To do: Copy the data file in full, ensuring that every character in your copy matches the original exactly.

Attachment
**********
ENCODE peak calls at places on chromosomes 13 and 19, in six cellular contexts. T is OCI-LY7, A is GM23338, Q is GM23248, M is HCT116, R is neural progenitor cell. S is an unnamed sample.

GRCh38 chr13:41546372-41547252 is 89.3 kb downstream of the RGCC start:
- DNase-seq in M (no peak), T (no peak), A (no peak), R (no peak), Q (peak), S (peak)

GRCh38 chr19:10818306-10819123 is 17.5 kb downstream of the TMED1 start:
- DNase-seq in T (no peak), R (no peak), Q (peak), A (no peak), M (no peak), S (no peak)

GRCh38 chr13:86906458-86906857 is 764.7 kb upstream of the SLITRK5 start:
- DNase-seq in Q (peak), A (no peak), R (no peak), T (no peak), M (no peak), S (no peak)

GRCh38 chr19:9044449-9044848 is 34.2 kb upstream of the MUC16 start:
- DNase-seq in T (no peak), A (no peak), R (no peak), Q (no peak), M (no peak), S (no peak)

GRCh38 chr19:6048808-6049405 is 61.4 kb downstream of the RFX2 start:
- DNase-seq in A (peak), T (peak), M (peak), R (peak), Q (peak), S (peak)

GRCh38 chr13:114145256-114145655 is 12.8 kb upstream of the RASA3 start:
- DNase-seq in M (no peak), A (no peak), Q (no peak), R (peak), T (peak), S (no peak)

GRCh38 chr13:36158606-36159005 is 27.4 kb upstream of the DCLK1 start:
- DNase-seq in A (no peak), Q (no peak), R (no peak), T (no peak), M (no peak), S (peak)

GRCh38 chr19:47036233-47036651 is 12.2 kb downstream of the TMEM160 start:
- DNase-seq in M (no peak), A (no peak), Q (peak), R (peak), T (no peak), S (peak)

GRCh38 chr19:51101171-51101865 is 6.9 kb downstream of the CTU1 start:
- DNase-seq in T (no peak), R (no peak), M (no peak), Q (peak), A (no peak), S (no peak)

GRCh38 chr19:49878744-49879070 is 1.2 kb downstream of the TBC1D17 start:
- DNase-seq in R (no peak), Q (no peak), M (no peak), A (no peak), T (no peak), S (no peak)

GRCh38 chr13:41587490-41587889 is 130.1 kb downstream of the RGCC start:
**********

ENCODE peak calls at places on chromosomes 13 and 19, in six cellular contexts. T is OCI-LY7, A is GM23338, Q is GM23248, M is HCT116, R is neural progenitor cell. S is an unnamed sample.

GRCh38 chr13:41546372-41547252 is 89.3 kb downstream of the RGCC start:
- DNase-seq in M (no peak), T (no peak), A (no peak), R (no peak), Q (peak), S (peak)

GRCh38 chr19:10818306-10819123 is 17.5 kb downstream of the TMED1 start:
- DNase-seq in T (no peak), R (no peak), Q (peak), A (no peak), M (no peak), S (no peak)

GRCh38 chr13:86906458-86906857 is 764.7 kb upstream of the SLITRK5 start:
- DNase-seq in Q (peak), A (no peak), R (no peak), T (no peak), M (no peak), S (no peak)

GRCh38 chr19:9044449-9044848 is 34.2 kb upstream of the MUC16 start:
- DNase-seq in T (no peak), A (no peak), R (no peak), Q (no peak), M (no peak), S (no peak)

GRCh38 chr19:6048808-6049405 is 61.4 kb downstream of the RFX2 start:
- DNase-seq in A (peak), T (peak), M (peak), R (peak), Q (peak), S (peak)

GRCh38 chr13:114145256-114145655 is 12.8 kb upstream of the RASA3 start:
- DNase-seq in M (no peak), A (no peak), Q (no peak), R (peak), T (peak), S (no peak)

GRCh38 chr13:36158606-36159005 is 27.4 kb upstream of the DCLK1 start:
- DNase-seq in A (no peak), Q (no peak), R (no peak), T (no peak), M (no peak), S (peak)

GRCh38 chr19:47036233-47036651 is 12.2 kb downstream of the TMEM160 start:
- DNase-seq in M (no peak), A (no peak), Q (peak), R (peak), T (no peak), S (peak)

GRCh38 chr19:51101171-51101865 is 6.9 kb downstream of the CTU1 start:
- DNase-seq in T (no peak), R (no peak), M (no peak), Q (peak), A (no peak), S (no peak)

GRCh38 chr19:49878744-49879070 is 1.2 kb downstream of the TBC1D17 start:
- DNase-seq in R (no peak), Q (no peak), M (no peak), A (no peak), T (no peak), S (no peak)

GRCh38 chr13:41587490-41587889 is 130.1 kb downstream of the RGCC start: